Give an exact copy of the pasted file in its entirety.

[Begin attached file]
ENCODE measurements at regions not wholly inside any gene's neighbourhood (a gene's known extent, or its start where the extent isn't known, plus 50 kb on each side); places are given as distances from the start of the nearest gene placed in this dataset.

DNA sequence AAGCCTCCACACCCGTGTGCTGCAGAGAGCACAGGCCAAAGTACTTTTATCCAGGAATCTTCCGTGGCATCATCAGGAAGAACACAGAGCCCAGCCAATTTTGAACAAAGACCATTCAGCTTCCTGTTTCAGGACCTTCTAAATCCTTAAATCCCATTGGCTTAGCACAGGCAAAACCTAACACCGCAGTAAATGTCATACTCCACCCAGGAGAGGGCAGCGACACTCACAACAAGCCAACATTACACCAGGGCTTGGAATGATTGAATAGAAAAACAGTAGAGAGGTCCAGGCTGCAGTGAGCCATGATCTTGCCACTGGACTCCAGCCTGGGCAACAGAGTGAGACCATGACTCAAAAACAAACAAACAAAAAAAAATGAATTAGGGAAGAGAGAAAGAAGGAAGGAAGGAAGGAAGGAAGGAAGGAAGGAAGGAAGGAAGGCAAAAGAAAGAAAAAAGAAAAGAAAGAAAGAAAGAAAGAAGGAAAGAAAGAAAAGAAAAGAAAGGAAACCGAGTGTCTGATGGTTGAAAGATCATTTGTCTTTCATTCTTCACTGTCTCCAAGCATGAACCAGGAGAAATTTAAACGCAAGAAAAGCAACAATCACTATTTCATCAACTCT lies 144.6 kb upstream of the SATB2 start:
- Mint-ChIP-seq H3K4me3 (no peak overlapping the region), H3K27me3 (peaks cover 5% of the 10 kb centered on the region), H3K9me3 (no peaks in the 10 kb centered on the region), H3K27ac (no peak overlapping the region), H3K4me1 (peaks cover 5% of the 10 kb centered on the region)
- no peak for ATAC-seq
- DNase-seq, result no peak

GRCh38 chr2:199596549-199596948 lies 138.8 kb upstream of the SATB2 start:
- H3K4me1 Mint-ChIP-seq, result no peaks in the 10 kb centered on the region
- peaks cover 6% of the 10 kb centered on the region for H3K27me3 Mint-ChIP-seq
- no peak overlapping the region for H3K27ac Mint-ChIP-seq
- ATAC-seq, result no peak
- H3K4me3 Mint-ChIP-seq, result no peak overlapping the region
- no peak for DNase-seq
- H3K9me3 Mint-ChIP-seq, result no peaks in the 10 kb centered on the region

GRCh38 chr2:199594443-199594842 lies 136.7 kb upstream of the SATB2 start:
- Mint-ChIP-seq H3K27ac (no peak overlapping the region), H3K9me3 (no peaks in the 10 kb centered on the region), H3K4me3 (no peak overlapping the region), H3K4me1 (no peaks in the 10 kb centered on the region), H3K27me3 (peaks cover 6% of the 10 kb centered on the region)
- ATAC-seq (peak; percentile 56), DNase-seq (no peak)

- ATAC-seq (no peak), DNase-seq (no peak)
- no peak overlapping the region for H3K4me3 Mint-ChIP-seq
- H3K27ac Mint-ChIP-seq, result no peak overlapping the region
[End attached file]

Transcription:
ENCODE measurements at regions not wholly inside any gene's neighbourhood (a gene's known extent, or its start where the extent isn't known, plus 50 kb on each side); places are given as distances from the start of the nearest gene placed in this dataset.

DNA sequence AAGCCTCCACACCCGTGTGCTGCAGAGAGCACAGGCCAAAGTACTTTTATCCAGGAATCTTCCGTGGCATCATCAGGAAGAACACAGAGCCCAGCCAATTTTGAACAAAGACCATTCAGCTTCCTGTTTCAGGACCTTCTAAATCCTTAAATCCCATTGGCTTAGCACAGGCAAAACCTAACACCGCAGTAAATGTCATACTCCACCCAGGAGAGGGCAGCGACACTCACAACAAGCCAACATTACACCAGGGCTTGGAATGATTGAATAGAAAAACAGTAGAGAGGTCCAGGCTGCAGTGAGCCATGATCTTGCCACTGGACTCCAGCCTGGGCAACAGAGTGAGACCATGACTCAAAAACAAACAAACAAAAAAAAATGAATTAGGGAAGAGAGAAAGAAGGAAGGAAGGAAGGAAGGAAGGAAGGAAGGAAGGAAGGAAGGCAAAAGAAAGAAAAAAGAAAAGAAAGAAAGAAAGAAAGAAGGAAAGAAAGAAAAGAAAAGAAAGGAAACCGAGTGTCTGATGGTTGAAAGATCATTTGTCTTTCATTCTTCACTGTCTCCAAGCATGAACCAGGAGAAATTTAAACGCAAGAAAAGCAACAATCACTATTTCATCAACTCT lies 144.6 kb upstream of the SATB2 start:
- Mint-ChIP-seq H3K4me3 (no peak overlapping the region), H3K27me3 (peaks cover 5% of the 10 kb centered on the region), H3K9me3 (no peaks in the 10 kb centered on the region), H3K27ac (no peak overlapping the region), H3K4me1 (peaks cover 5% of the 10 kb centered on the region)
- no peak for ATAC-seq
- DNase-seq, result no peak

GRCh38 chr2:199596549-199596948 lies 138.8 kb upstream of the SATB2 start:
- H3K4me1 Mint-ChIP-seq, result no peaks in the 10 kb centered on the region
- peaks cover 6% of the 10 kb centered on the region for H3K27me3 Mint-ChIP-seq
- no peak overlapping the region for H3K27ac Mint-ChIP-seq
- ATAC-seq, result no peak
- H3K4me3 Mint-ChIP-seq, result no peak overlapping the region
- no peak for DNase-seq
- H3K9me3 Mint-ChIP-seq, result no peaks in the 10 kb centered on the region

GRCh38 chr2:199594443-199594842 lies 136.7 kb upstream of the SATB2 start:
- Mint-ChIP-seq H3K27ac (no peak overlapping the region), H3K9me3 (no peaks in the 10 kb centered on the region), H3K4me3 (no peak overlapping the region), H3K4me1 (no peaks in the 10 kb centered on the region), H3K27me3 (peaks cover 6% of the 10 kb centered on the region)
- ATAC-seq (peak; percentile 56), DNase-seq (no peak)

- ATAC-seq (no peak), DNase-seq (no peak)
- no peak overlapping the region for H3K4me3 Mint-ChIP-seq
- H3K27ac Mint-ChIP-seq, result no peak overlapping the region